A thermodynamic platform for evaluating the energy efficiency of combined power generation and desalination plants

Abstract
In seawater desalination, the energy efficiency of practical processes is expressed in kWh_electricity or low-grade-heat per m3 of water produced, omitting the embedded energy quality underlying their generation processes. To avoid thermodynamic misconceptions, it is important to recognize both quality and quantity of energy consumed. An unmerited quantitative apportionment can result in inferior deployment of desalination methods. This article clarifies misapprehensions regarding seeming parity between electricity and thermal sources that are sequentially cogenerated in power plants. These processes are represented by heat engines to yield the respective maximum (Carnot) work potentials. Equivalent work from these engines are normalized individually to give a corresponding standard primary energy (QSPE), defined via a common energy platform between the adiabatic flame temperature of fuel and the surroundings. Using the QSPE platform, the energy efficiency of 60 desalination plants of assorted types, available from literature, are compared retrospectively and with respect to Thermodynamic Limit.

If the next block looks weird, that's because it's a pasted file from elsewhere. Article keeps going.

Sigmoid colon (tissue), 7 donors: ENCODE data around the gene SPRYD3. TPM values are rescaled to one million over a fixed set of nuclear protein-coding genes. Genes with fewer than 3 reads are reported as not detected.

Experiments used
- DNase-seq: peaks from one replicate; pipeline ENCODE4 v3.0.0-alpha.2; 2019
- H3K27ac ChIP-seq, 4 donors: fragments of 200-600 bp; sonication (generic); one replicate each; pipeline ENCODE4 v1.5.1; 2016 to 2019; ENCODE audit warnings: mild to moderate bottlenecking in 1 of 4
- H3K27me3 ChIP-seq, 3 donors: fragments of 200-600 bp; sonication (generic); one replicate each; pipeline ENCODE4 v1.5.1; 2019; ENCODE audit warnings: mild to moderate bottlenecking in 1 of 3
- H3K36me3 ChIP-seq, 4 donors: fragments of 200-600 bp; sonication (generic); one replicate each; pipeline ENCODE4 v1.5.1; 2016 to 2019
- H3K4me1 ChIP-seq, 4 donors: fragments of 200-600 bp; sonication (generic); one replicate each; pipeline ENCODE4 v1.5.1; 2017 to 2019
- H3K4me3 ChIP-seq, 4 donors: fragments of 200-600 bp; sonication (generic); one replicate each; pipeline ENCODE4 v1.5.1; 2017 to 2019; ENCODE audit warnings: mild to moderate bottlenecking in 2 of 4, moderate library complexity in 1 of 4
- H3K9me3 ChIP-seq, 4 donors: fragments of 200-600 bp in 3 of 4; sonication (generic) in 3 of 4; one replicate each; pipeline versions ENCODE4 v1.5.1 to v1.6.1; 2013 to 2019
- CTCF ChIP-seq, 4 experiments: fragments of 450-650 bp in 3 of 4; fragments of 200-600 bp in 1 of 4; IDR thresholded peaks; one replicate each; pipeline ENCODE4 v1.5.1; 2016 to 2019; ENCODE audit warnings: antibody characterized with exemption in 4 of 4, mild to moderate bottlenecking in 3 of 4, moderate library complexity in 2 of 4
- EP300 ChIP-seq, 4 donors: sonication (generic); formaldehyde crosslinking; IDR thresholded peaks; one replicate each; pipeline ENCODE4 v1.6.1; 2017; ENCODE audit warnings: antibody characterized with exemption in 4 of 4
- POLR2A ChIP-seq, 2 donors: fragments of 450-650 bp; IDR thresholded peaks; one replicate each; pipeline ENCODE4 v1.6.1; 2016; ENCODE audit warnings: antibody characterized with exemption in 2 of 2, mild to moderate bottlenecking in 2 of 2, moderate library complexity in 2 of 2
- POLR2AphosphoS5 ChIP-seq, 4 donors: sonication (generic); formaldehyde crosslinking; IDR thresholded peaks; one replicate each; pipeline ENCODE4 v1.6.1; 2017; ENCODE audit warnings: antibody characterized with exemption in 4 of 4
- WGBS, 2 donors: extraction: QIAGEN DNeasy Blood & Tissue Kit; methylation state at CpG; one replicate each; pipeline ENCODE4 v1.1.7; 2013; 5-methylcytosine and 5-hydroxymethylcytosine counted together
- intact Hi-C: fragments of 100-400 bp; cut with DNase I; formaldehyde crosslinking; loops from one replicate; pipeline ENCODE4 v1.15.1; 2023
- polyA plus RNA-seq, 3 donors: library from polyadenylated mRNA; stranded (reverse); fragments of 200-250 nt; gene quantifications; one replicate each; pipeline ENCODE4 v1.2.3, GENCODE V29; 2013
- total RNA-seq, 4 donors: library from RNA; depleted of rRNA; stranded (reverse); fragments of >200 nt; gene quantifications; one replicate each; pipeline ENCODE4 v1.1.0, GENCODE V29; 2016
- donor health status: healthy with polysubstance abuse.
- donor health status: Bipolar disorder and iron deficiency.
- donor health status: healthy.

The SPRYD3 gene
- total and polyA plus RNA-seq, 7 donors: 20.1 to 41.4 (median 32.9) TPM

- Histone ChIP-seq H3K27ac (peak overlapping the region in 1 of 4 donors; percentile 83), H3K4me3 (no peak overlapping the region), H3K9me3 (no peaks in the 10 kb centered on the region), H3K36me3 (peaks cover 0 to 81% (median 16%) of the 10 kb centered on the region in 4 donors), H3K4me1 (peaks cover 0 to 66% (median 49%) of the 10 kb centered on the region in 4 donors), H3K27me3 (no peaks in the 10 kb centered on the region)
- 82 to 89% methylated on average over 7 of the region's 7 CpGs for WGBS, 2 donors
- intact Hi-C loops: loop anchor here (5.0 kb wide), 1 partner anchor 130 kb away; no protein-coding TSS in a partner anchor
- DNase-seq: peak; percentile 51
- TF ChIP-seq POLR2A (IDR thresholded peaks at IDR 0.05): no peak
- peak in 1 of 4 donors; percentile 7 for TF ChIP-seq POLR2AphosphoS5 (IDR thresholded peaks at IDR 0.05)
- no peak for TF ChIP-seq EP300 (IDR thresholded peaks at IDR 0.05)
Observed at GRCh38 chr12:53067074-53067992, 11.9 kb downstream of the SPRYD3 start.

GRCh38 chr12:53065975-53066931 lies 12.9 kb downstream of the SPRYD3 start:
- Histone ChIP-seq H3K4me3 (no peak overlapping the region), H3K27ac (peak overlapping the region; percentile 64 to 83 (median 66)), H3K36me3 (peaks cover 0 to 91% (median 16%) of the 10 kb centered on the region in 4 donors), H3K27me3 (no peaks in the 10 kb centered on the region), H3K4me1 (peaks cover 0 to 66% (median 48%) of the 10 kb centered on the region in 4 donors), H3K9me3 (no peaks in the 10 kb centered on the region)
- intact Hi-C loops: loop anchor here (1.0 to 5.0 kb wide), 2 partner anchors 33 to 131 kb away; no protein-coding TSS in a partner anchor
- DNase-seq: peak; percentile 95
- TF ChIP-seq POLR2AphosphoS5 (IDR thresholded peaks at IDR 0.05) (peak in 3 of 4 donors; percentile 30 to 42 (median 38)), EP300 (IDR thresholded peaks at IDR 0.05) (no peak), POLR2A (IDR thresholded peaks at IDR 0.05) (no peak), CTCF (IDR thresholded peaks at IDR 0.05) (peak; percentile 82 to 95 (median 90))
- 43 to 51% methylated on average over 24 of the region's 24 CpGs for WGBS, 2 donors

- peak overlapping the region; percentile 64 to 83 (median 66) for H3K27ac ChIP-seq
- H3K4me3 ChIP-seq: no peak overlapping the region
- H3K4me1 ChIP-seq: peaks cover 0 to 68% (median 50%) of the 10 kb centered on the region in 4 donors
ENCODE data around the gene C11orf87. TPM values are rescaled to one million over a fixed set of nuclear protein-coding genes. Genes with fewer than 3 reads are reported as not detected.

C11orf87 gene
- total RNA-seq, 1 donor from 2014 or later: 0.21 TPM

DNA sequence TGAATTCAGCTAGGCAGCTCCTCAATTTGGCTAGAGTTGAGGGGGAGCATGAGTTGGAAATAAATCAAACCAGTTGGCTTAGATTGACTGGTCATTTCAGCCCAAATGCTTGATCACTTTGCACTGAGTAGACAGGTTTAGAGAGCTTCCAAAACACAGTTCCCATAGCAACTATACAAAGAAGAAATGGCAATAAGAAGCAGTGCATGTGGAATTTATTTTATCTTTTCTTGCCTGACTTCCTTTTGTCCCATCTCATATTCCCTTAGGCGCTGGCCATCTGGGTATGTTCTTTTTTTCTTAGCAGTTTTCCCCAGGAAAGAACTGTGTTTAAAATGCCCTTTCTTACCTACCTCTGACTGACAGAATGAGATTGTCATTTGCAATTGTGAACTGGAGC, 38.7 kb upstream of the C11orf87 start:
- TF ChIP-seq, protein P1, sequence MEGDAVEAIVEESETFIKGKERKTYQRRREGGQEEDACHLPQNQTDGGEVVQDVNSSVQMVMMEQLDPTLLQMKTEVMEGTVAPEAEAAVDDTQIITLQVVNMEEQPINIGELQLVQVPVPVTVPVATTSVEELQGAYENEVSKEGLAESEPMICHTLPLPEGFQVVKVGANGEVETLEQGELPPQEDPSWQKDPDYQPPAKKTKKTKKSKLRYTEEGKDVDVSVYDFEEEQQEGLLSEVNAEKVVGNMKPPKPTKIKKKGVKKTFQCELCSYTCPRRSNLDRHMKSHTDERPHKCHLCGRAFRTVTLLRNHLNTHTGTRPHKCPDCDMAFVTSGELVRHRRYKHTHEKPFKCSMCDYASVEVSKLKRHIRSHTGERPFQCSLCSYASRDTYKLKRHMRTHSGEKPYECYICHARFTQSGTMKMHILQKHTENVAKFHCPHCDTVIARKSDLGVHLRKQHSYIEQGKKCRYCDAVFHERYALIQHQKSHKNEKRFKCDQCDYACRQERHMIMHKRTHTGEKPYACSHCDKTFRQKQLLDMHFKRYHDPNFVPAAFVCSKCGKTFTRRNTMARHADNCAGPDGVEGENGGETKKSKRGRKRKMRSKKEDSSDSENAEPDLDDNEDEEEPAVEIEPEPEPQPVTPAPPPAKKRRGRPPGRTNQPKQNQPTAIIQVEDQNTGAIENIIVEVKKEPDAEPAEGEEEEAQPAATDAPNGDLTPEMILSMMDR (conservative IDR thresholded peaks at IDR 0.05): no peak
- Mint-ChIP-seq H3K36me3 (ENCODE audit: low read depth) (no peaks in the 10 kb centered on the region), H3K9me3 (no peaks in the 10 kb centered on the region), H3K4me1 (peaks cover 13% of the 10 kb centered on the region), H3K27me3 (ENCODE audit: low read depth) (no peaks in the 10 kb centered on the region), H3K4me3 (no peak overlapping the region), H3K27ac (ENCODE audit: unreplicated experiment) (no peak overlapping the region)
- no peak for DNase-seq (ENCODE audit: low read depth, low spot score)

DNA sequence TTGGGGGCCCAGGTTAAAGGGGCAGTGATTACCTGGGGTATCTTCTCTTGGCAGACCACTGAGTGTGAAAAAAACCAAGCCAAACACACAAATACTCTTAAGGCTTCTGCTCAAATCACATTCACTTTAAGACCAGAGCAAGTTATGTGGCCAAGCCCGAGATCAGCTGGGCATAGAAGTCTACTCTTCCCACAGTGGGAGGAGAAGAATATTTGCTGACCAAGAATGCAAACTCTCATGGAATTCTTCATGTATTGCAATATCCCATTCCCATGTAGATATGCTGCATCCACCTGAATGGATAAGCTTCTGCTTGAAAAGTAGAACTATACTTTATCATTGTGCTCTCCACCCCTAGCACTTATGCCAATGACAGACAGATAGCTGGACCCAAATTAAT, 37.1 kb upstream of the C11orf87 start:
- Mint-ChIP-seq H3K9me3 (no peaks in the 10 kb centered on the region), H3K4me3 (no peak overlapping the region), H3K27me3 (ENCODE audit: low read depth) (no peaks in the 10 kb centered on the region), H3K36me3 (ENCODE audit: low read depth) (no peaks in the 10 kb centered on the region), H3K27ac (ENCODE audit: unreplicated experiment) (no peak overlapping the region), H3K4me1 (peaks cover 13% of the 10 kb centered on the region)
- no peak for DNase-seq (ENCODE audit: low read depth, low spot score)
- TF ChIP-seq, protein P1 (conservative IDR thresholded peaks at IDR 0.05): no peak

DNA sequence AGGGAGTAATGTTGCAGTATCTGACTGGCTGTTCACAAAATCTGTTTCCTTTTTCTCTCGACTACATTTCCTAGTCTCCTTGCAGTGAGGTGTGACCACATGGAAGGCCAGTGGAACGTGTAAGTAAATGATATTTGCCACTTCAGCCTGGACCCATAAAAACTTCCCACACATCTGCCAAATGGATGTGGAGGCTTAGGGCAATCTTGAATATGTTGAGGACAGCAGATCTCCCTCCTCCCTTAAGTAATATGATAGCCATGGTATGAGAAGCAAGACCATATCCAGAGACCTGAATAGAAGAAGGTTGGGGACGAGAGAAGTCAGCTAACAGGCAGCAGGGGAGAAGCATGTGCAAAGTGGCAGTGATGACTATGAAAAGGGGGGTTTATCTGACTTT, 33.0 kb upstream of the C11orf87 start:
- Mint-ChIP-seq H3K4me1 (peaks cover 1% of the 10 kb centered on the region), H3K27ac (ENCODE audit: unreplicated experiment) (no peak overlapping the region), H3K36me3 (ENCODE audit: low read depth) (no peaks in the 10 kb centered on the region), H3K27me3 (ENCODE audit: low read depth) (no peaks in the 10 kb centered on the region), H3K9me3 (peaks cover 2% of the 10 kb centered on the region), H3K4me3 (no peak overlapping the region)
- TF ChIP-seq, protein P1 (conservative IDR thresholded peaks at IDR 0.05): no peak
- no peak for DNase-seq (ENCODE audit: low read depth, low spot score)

Citation
Ng, K. C., Burhan, M., Chen, Q., Ybyraiykul, D., Akhtar, F. H., Kumja, M., … Shahzad, M. W. (2021). A thermodynamic platform for evaluating the energy efficiency of combined power generation and desalination plants. Npj Clean Water, 4(1). doi:10.1038/s41545-021-00114-5

Acknowledgements
Authors would like to thank KAUST for the generous funding of the research and Northumbria University, UK for their research contributions. R.W.F. has been partially supported by an APEX award on Exploring Water Re-use—the Nexus of Politics, Technology and Economics from the Royal Society and British Academy with funding from the Leverhulme Trust.

Publisher
Springer Science and Business Media LLC

Journal
npj Clean Water

DOI
10.1038/s41545-021-00114-5
10.1038/s41545-021-00120-7

Additional Links
http://www.nature.com/articles/s41545-021-00114-5

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